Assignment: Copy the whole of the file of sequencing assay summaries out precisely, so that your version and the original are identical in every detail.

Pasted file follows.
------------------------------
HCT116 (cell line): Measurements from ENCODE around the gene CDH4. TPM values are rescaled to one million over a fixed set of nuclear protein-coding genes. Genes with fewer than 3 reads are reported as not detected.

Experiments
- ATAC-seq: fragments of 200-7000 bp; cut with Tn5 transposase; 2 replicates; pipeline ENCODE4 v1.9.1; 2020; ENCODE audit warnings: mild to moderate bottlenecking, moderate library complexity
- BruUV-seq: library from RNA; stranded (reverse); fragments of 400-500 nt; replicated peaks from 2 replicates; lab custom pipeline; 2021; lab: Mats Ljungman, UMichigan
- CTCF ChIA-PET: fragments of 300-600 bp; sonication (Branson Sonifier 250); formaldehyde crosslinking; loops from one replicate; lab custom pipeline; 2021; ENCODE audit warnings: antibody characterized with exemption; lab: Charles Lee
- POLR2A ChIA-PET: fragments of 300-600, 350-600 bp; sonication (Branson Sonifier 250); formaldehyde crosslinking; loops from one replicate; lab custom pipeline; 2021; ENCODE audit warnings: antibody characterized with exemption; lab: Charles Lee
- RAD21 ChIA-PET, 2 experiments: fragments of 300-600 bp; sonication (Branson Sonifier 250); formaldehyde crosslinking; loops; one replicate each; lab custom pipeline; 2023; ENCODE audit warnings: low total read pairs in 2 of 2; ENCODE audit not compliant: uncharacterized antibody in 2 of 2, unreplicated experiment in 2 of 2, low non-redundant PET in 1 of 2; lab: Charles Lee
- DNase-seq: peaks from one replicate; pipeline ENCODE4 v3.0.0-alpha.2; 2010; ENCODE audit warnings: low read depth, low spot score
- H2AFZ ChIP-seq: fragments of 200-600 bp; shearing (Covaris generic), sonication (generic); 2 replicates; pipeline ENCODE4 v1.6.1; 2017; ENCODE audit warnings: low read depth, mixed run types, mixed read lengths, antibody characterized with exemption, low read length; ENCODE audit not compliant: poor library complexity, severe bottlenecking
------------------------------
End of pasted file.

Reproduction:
HCT116 (cell line): Measurements from ENCODE around the gene CDH4. TPM values are rescaled to one million over a fixed set of nuclear protein-coding genes. Genes with fewer than 3 reads are reported as not detected.

Experiments
- ATAC-seq: fragments of 200-7000 bp; cut with Tn5 transposase; 2 replicates; pipeline ENCODE4 v1.9.1; 2020; ENCODE audit warnings: mild to moderate bottlenecking, moderate library complexity
- BruUV-seq: library from RNA; stranded (reverse); fragments of 400-500 nt; replicated peaks from 2 replicates; lab custom pipeline; 2021; lab: Mats Ljungman, UMichigan
- CTCF ChIA-PET: fragments of 300-600 bp; sonication (Branson Sonifier 250); formaldehyde crosslinking; loops from one replicate; lab custom pipeline; 2021; ENCODE audit warnings: antibody characterized with exemption; lab: Charles Lee
- POLR2A ChIA-PET: fragments of 300-600, 350-600 bp; sonication (Branson Sonifier 250); formaldehyde crosslinking; loops from one replicate; lab custom pipeline; 2021; ENCODE audit warnings: antibody characterized with exemption; lab: Charles Lee
- RAD21 ChIA-PET, 2 experiments: fragments of 300-600 bp; sonication (Branson Sonifier 250); formaldehyde crosslinking; loops; one replicate each; lab custom pipeline; 2023; ENCODE audit warnings: low total read pairs in 2 of 2; ENCODE audit not compliant: uncharacterized antibody in 2 of 2, unreplicated experiment in 2 of 2, low non-redundant PET in 1 of 2; lab: Charles Lee
- DNase-seq: peaks from one replicate; pipeline ENCODE4 v3.0.0-alpha.2; 2010; ENCODE audit warnings: low read depth, low spot score
- H2AFZ ChIP-seq: fragments of 200-600 bp; shearing (Covaris generic), sonication (generic); 2 replicates; pipeline ENCODE4 v1.6.1; 2017; ENCODE audit warnings: low read depth, mixed run types, mixed read lengths, antibody characterized with exemption, low read length; ENCODE audit not compliant: poor library complexity, severe bottlenecking